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Industry Discussions / Pharmaceuticals
|Subject: Re: Poll: Patient Information||Date: 11/5/2002 8:57 PM|
|Author: rshunter2||Number: 270 of 897|
Just today I was at the pharmacy picking up a prescription. There was a gentleman there picking up a new prescription for amoxicillin who asked for the pharmacist to come to the desk to explain how to take the medication.
There was one of those harried pharmacists who finally came over to help him and said just that you take it every xx hours as needed. He had to force her to give him a little more information, like could he take it with food or what other instructions there were. She just said take it with plenty of water. There was not even a mention of finishing the entire prescription, and the pharmacist acted like she was being asked something unreasonable, like any idiot should know how to take this stuff.
I was irritated with her even though I wasn't the one being treated poorly. It would have taken even less time for her to do her job and explain thoroughly than the "pulling teeth" grudging response she finally gave.
Yes, there is lots of room for improvement when it comes to the antibiotics.
Ma'am, have I told you lately I'd love to give you a big kiss or at last, buy you a cup of coffee?
There is no excuse, on ethical if not even legal bounds, for providing patient counseling in the pharmacy setting. Many states have laws on the books in this regard but there is no Federal mandate as yet.
And if a patient ASKS?? Then it turns into potentially ugly legal recourse if any adverse reaction should occur, which can end up even backfiring on everyone involved in the chain of care, back to the pharmaceutical company.
For example, Amox prescribed to a Pt with an active mononucleosis infection often gives them a frightening purple rash and skin discoloration. I've seen it, it is not pretty.
All the new modern pharmacy systems such as the major chains use use rudimentary database methods to find dangerous drug interactions. It's a step. I guess. But I think it also provides a false sense of security.
Unless HIPPA / HCFA and other patient privacy rules are violated as Bush seems to want to do, Pharmacy and Pharmacist A won't know what their B counterpart are up to. Polypharmacy remains a risk, a terrible one, for the infirm and elderly, and in fact the general public.
On the other hand, I don't want Big Brother consolidating all my medical and drug records, no matter how good the intentions might be, because information systems security, particularly in medical and forensic systems, can be broken, for the right price, to the wrong people.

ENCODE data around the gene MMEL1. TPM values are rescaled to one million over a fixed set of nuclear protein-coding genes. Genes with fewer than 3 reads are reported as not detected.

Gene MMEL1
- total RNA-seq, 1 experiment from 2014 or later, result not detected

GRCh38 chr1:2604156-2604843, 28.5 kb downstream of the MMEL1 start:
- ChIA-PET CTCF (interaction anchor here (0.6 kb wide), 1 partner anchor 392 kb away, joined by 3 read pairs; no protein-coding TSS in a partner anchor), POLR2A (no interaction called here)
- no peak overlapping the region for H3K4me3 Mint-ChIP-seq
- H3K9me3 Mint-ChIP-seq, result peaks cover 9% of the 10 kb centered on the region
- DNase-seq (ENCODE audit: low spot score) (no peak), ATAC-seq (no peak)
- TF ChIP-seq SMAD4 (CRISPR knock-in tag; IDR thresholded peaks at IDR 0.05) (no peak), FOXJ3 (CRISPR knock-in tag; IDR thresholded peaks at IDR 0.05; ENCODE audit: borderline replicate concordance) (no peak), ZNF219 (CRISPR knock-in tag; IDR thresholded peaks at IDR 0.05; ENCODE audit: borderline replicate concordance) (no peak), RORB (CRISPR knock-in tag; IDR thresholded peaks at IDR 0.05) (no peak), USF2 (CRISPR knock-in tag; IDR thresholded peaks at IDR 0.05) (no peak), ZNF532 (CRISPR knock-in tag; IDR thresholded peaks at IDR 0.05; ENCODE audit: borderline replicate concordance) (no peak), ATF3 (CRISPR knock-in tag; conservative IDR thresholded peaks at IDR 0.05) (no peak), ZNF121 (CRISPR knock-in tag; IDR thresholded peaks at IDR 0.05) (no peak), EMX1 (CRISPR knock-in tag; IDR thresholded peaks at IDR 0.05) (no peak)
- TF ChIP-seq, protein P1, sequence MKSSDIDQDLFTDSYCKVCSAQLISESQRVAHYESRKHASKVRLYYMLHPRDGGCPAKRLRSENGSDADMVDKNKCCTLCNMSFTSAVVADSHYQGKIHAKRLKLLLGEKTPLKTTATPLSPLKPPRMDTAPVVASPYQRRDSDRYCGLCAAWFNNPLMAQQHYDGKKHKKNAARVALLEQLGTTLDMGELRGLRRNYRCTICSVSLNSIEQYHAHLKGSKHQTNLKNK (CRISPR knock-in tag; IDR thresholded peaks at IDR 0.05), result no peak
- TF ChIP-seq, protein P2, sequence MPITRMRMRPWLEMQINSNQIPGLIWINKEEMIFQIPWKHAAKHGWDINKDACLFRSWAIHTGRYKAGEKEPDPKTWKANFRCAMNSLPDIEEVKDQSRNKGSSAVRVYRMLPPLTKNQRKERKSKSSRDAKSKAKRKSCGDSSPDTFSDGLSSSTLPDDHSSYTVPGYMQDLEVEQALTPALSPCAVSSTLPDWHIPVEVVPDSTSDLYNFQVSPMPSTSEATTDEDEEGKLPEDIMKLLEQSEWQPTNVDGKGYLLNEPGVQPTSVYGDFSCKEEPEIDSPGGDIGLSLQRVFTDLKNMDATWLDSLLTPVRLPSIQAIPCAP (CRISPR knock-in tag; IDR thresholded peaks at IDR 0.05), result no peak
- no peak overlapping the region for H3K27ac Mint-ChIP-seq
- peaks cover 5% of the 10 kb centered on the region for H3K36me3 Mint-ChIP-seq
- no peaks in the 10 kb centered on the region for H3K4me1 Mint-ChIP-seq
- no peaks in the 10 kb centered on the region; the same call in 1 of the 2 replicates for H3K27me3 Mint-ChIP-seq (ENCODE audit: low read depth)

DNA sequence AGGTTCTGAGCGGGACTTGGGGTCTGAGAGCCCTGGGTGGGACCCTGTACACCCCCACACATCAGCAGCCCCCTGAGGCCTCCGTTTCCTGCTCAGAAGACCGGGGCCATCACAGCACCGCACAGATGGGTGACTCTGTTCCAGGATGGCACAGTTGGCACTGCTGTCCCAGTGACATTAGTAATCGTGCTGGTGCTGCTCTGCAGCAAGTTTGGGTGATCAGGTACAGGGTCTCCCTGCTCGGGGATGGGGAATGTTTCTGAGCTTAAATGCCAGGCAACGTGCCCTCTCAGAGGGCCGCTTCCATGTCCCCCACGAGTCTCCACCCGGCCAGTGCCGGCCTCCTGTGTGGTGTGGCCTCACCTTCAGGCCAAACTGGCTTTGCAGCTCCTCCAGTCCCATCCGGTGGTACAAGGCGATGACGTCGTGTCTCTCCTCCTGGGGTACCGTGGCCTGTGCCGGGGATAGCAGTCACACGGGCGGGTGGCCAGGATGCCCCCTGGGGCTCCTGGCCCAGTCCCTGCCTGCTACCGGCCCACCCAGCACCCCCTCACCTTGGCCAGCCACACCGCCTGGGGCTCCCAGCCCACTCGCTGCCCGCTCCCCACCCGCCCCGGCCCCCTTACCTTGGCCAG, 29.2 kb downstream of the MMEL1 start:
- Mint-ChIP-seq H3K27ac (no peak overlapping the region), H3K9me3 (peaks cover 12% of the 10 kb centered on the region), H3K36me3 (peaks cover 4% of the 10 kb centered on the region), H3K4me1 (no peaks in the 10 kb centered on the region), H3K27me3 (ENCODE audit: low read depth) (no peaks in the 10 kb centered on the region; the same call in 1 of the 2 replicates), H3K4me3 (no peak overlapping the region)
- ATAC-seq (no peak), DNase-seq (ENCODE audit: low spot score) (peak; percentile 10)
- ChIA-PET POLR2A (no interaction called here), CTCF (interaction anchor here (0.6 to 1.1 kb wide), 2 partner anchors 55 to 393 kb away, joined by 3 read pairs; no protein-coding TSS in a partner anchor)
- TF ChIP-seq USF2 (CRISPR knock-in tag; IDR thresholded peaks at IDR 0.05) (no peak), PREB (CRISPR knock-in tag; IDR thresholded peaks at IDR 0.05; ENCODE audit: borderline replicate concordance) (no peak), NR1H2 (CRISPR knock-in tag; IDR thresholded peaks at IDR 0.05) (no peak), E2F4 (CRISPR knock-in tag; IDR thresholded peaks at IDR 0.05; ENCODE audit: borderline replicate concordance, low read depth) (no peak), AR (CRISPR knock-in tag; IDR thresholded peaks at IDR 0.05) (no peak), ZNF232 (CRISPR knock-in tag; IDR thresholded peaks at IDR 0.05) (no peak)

What to do?
Let's take your Amox Pt. as an example:
Prescriber should have briefed him on the purpose of the medicine, ensured he had no contraindicating conditions, maybe even done a culture? That's old fashioned these days it seems, but my stepfather routinely did in-office susceptibility cultures from nasal and throat swabs, sputum, and, er well other things. And of course either administered stat in the office, or prescribed; if he had the least suspicion of anything unusual, a susceptibility plate was run, and blood drawn and sent out. They used to be easy and cheap to do, a monkey could do them.
And certainly the prescriber should have instructed the Pt on how to take the medicine and side effects and what to do.
RN's out of this one.
Pharmacist, first, should have ensured proper labelling including the "FINISH THIS WHOLE BOTTLE OR WE SEND THE ANTIBIOTIC NAZI's OUT TO GET YOU" label. Labelling should also have included proper administration, take with food, on an empty stomach, yadda yadda.
More importantly, the Pharmacist should first have asked "Do you have any allergies? Especially to molds or to penicillin or to other antibiotics? Have you ever taken this medicine before, that you can recall, Mr. Jones?"
That could have caught a mistake that would have cost that patient his life; acute anaphylaxis is not a nice way to go.
And, lots of people cannot or will not read; if they cannot read or speak English, they are in even more trouble.
Labelling and printouts and computer systems will never replace family practitioners, nurses, and pharmacists who actually know patients as people, instead of by file or prescription number.
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